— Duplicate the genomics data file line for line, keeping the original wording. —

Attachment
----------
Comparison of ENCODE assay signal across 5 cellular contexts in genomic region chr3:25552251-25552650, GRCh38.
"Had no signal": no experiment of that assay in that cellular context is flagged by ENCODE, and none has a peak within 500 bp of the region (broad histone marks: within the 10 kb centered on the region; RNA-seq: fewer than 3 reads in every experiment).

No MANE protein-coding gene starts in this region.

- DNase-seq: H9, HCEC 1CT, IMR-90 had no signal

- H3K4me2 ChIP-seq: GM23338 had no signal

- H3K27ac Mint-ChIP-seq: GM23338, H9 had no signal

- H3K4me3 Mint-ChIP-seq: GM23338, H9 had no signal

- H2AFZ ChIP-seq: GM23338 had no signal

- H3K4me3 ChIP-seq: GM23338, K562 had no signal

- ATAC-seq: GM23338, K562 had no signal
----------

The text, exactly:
Comparison of ENCODE assay signal across 5 cellular contexts in genomic region chr3:25552251-25552650, GRCh38.
"Had no signal": no experiment of that assay in that cellular context is flagged by ENCODE, and none has a peak within 500 bp of the region (broad histone marks: within the 10 kb centered on the region; RNA-seq: fewer than 3 reads in every experiment).

No MANE protein-coding gene starts in this region.

- DNase-seq: H9, HCEC 1CT, IMR-90 had no signal

- H3K4me2 ChIP-seq: GM23338 had no signal

- H3K27ac Mint-ChIP-seq: GM23338, H9 had no signal

- H3K4me3 Mint-ChIP-seq: GM23338, H9 had no signal

- H2AFZ ChIP-seq: GM23338 had no signal

- H3K4me3 ChIP-seq: GM23338, K562 had no signal

- ATAC-seq: GM23338, K562 had no signal